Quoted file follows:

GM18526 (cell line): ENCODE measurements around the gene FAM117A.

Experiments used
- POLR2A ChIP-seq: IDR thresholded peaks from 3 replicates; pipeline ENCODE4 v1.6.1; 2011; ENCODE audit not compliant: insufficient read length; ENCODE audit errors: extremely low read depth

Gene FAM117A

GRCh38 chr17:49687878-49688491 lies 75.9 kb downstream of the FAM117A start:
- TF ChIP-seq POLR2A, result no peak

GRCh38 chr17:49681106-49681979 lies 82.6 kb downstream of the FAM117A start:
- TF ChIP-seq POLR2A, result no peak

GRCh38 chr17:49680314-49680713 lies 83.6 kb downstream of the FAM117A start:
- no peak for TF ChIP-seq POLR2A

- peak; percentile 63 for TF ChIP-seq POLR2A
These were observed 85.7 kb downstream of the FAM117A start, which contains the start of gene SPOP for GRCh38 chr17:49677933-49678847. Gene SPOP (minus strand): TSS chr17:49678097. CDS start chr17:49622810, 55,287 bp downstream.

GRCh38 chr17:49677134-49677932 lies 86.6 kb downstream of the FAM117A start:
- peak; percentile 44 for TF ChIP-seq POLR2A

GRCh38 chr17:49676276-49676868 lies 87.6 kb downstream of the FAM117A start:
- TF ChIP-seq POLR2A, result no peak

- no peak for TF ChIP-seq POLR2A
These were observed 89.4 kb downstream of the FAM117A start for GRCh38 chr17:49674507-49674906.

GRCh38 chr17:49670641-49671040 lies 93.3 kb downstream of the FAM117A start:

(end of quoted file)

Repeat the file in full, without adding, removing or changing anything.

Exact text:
GM18526 (cell line): ENCODE measurements around the gene FAM117A.

Experiments used
- POLR2A ChIP-seq: IDR thresholded peaks from 3 replicates; pipeline ENCODE4 v1.6.1; 2011; ENCODE audit not compliant: insufficient read length; ENCODE audit errors: extremely low read depth

Gene FAM117A

GRCh38 chr17:49687878-49688491 lies 75.9 kb downstream of the FAM117A start:
- TF ChIP-seq POLR2A, result no peak

GRCh38 chr17:49681106-49681979 lies 82.6 kb downstream of the FAM117A start:
- TF ChIP-seq POLR2A, result no peak

GRCh38 chr17:49680314-49680713 lies 83.6 kb downstream of the FAM117A start:
- no peak for TF ChIP-seq POLR2A

- peak; percentile 63 for TF ChIP-seq POLR2A
These were observed 85.7 kb downstream of the FAM117A start, which contains the start of gene SPOP for GRCh38 chr17:49677933-49678847. Gene SPOP (minus strand): TSS chr17:49678097. CDS start chr17:49622810, 55,287 bp downstream.

GRCh38 chr17:49677134-49677932 lies 86.6 kb downstream of the FAM117A start:
- peak; percentile 44 for TF ChIP-seq POLR2A

GRCh38 chr17:49676276-49676868 lies 87.6 kb downstream of the FAM117A start:
- TF ChIP-seq POLR2A, result no peak

- no peak for TF ChIP-seq POLR2A
These were observed 89.4 kb downstream of the FAM117A start for GRCh38 chr17:49674507-49674906.

GRCh38 chr17:49670641-49671040 lies 93.3 kb downstream of the FAM117A start: